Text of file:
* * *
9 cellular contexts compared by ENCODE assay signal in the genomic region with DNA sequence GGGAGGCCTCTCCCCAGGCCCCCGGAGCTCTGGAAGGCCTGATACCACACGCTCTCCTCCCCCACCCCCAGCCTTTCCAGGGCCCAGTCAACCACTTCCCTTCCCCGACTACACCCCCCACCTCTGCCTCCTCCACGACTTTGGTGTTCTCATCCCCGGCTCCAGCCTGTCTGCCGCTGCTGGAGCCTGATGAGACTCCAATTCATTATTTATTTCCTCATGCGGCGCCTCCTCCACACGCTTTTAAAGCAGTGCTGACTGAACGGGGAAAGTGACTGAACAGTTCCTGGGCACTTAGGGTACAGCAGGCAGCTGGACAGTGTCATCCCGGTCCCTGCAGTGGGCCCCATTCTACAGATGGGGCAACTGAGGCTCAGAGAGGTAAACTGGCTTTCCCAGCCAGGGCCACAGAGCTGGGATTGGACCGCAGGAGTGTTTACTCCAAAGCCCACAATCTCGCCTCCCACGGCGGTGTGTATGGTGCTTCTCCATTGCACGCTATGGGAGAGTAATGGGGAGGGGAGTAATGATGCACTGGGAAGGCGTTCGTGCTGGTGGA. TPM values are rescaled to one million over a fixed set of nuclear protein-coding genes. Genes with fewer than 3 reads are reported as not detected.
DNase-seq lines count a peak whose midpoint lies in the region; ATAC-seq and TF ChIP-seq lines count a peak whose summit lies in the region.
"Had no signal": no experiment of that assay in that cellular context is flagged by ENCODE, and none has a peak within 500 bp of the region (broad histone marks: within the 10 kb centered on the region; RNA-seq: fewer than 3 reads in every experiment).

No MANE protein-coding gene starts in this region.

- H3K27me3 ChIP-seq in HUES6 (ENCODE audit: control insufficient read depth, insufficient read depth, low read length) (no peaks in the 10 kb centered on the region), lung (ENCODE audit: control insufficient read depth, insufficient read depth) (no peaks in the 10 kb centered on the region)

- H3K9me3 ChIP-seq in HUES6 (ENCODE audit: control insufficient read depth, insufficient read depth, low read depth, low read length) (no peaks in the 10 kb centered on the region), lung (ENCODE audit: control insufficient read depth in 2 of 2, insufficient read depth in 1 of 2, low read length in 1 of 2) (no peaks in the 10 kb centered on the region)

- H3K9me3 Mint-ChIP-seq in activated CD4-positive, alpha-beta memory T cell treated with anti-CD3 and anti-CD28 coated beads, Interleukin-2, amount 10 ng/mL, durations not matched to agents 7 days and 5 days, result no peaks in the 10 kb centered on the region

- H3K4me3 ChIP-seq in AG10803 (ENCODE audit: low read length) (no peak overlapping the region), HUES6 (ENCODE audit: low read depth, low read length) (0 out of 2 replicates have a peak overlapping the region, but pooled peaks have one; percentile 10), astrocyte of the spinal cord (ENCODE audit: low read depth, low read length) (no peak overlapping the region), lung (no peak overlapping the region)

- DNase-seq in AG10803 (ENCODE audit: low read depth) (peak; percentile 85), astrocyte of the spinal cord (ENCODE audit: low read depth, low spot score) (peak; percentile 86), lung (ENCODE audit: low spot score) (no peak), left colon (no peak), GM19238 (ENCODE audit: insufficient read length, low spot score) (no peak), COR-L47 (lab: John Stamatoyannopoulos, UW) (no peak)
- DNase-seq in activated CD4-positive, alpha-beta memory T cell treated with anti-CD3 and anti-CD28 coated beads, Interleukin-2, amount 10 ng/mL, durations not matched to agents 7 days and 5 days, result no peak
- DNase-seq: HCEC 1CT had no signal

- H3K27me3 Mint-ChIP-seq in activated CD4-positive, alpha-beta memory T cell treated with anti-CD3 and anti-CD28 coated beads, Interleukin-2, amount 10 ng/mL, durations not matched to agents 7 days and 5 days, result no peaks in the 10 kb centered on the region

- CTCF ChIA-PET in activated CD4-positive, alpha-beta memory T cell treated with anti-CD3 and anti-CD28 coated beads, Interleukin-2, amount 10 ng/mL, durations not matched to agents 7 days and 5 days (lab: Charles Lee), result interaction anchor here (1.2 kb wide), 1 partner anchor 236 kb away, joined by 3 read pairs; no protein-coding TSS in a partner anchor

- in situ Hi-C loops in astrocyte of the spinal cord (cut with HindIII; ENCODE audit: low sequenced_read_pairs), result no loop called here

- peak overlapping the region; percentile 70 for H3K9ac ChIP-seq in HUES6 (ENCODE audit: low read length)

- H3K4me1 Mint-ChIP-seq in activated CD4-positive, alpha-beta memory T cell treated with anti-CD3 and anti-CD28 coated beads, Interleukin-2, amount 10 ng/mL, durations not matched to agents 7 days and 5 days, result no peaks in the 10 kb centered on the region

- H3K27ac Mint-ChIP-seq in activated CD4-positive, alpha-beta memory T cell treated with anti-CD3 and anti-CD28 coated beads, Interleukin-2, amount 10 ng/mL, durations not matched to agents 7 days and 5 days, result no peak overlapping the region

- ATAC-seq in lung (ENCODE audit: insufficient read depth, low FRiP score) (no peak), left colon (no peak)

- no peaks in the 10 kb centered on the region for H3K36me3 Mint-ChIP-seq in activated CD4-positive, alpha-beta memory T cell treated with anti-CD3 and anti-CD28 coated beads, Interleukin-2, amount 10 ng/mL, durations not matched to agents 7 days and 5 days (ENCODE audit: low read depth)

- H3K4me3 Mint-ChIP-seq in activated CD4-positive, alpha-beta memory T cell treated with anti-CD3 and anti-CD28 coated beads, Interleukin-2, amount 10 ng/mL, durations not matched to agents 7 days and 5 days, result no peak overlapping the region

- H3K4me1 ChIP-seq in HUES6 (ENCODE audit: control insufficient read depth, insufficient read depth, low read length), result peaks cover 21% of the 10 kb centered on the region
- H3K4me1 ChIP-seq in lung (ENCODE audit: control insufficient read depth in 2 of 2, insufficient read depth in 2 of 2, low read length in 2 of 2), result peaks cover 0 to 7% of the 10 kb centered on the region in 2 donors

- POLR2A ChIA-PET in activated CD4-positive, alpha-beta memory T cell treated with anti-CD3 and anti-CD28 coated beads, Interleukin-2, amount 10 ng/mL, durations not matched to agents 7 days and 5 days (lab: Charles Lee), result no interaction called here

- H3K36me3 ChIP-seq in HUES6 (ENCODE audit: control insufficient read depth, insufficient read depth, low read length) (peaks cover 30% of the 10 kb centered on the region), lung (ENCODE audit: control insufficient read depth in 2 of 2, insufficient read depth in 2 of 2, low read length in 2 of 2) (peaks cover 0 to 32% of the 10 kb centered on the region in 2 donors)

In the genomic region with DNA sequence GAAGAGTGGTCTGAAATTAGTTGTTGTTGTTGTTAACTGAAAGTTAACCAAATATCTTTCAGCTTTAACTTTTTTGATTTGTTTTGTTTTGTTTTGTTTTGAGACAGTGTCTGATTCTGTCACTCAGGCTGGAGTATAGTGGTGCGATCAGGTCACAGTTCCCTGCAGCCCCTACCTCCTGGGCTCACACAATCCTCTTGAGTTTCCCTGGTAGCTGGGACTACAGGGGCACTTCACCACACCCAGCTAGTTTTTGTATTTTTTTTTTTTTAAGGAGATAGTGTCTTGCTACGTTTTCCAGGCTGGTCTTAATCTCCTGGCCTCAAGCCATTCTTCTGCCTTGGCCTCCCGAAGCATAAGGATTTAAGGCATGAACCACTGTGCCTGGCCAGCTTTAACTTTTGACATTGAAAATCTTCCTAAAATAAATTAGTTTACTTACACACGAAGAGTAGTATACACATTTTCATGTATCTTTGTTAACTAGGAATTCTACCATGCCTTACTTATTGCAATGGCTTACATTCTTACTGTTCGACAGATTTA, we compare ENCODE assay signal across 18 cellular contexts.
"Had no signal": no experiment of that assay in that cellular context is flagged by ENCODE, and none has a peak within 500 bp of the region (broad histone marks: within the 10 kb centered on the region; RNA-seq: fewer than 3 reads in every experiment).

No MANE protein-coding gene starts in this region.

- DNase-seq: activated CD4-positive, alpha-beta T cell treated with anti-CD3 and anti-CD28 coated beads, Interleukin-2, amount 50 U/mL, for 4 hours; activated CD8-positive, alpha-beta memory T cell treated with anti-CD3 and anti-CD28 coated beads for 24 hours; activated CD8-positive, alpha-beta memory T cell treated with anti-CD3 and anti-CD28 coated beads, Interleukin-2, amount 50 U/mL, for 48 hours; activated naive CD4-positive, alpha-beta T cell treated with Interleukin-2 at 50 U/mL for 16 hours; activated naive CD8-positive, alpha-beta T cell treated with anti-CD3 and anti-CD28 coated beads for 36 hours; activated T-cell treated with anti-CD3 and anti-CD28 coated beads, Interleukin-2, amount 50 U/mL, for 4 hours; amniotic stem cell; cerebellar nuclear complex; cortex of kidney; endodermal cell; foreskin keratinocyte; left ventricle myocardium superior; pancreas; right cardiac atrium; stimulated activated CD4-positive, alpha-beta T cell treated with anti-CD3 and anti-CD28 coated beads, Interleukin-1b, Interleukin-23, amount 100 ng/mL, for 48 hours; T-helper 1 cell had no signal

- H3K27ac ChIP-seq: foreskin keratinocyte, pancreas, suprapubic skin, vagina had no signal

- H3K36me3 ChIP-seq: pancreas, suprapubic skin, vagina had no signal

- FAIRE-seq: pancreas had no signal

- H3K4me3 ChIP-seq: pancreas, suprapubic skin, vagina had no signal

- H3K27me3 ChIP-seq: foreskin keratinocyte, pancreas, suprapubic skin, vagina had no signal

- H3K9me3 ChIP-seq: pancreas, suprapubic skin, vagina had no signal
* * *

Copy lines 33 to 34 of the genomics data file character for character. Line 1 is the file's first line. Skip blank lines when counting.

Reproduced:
- H3K27me3 ChIP-seq: foreskin keratinocyte, pancreas, suprapubic skin, vagina had no signal

- H3K9me3 ChIP-seq: pancreas, suprapubic skin, vagina had no signal